“Gannon has certainly grown to feel like a home away from home.”
Class Year: Senior
Major: Sport and Exercise Science
Interests: Sports – Soccer (Playing with plenty of intercultural students at the Recreation and Wellness Center)
Favorite Place on Campus: Recreation and Wellness Center
Q: When did you move here?
A: I arrived here before classes started in the Fall through a travel program called the Brazilian Scientific Mobility Program, and I’m here for one year.
Q: What made you want to come to the U.S.?
A: It was a dream since I was little. I had family here, and they would talk about it. I would hear about how nice it is and how different it was, so I grew up with a wish to come here and study and work.
Q: Had you grown up around the English language at all?
A: I had been studying English since first grade, but it was never too intensive. Before actually coming here, I took two years of private courses and then took a test for placement in the U.S. If you aren’t prepared enough, the program can even send you to a school once you’re in the U.S. to learn more about the English language.
But a big part of growing up in Brazil is that our pop culture is actually the same as yours – shows like Two and a Half Men and the Big Bang Theory (which I apologized profusely for – ed.) It can be hard if you don’t stop and try to understand slang.
Q: Did anything lead you to Gannon specifically?
A: Well, when you subscribe to the travel program, they randomly place you at the same area. But you can indicate three schools you’re interested in, and Gannon offered Sports and Exercise Science!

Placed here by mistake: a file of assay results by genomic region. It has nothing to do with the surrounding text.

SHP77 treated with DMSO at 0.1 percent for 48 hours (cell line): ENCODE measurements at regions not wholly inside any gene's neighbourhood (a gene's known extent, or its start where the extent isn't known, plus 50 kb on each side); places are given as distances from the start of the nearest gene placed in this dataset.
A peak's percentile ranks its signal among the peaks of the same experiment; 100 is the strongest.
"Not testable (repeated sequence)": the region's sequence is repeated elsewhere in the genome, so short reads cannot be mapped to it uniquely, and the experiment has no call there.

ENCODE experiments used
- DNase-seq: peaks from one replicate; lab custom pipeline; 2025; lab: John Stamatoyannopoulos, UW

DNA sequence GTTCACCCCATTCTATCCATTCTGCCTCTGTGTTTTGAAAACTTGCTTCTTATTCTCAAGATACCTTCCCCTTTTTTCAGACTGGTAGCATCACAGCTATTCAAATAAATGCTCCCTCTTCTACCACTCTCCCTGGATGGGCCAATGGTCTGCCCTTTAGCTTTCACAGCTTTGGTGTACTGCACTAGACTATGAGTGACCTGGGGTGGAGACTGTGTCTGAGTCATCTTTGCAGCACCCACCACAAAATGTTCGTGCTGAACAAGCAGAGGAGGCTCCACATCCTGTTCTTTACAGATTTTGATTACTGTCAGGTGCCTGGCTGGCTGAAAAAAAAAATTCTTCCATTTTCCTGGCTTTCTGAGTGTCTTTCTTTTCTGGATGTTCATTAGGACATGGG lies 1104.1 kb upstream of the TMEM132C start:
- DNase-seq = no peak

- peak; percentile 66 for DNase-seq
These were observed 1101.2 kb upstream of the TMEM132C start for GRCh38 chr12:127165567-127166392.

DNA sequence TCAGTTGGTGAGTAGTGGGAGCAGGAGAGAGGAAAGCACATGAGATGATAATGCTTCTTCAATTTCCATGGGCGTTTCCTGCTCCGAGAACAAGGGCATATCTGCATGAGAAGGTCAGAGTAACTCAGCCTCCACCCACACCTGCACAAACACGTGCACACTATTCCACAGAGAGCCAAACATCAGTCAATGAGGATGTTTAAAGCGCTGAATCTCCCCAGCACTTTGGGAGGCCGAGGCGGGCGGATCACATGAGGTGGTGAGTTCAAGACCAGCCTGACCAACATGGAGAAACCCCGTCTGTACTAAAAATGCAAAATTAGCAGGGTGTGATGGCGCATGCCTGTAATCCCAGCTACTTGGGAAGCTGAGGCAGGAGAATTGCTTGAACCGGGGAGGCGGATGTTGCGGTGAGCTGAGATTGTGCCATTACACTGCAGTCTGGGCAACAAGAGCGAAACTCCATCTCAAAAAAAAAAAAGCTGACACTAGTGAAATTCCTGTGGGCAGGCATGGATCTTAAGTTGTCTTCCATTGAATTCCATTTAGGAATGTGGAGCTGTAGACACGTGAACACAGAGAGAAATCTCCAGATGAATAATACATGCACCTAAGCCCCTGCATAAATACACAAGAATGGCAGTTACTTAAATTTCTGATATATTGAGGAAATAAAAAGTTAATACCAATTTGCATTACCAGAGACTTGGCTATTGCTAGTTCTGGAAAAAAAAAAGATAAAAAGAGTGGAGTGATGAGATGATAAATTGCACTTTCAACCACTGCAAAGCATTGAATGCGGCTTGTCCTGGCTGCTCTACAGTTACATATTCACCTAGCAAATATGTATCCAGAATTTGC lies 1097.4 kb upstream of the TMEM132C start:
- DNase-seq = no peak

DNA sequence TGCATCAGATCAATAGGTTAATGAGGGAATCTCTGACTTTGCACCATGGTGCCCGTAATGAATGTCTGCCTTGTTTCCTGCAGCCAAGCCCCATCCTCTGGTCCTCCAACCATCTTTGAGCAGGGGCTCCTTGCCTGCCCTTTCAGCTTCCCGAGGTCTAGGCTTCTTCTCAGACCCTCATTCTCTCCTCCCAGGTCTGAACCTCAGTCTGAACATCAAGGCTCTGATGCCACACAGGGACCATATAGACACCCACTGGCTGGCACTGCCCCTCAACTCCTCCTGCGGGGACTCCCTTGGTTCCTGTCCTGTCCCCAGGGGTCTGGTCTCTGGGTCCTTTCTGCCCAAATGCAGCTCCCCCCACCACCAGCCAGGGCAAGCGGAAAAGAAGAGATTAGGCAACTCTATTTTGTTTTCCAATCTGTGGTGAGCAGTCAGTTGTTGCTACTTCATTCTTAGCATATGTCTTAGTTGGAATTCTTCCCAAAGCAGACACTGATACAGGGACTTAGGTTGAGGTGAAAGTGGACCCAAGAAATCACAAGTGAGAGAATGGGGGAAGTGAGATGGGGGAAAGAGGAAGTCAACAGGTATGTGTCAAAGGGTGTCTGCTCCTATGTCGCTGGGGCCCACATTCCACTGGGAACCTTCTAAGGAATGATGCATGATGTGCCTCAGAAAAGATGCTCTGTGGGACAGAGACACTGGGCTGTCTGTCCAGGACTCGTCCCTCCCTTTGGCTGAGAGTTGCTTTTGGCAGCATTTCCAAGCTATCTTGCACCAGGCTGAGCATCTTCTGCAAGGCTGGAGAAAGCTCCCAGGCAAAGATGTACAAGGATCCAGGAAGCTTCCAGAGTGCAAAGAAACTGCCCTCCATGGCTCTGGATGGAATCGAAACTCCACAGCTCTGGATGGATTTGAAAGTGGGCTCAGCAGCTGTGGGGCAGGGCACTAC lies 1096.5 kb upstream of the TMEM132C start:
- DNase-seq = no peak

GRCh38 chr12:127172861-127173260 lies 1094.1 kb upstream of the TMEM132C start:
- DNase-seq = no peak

Q: Did you run into any awkward or confusing situations when you first arrived here?
A: Hmm…not necessarily, but one of the things that immediately surprised me most was the campus life here. We only go to university to study in Brazil – there are no sports, extracurricular, etc. You commute from home. Here, your here on campus 24/7, and that’s awesome – getting to experience arts and theater with the other students.
Q: What was one of the biggest differences you noticed between the U.S. and Brazil at first?
A: Again, it has to deal with campus life; where I came from, we had classes at night (every night) for four hours.
Q: How else is school different in Brazil?
A: Well, for starters, people here are way more polite. *Laughs* Here, they hold doors and say
“please” and “thank you.” In Brazil, it seems like a lot of those things are afterthoughts for some people.
Q: Have you come around to Gannon feeling like a home away from home?
A: I first arrived here in August of last year. Since then, Gannon has certainly grown to feel like a home away from home. Things like waking up every day in an apartment with your roommates really help you establish relationships in a community that truly makes you feel welcome. If that hadn’t been the case, I would feel much sadder here on campus without my family.
Q: Is there any particular way you combat homesickness?
A: I usually try and speak with my family and friends via Skype, Facebook, etc. once or twice a week, and that definitely helps.
Q: Do you have any advice for students thinking about traveling internationally?
A: Be prepared. It’s tough at first, especially when homesickness begins to set in. Unfortunately, one of the downsides to travel like this is that once things start to go south, it can feel like there isn’t always someone to fall back on.
Q: But would you still recommend it?
A: I would strongly recommend it. You will grow as a person; you will leave some habits behind, as well as pick up new ones.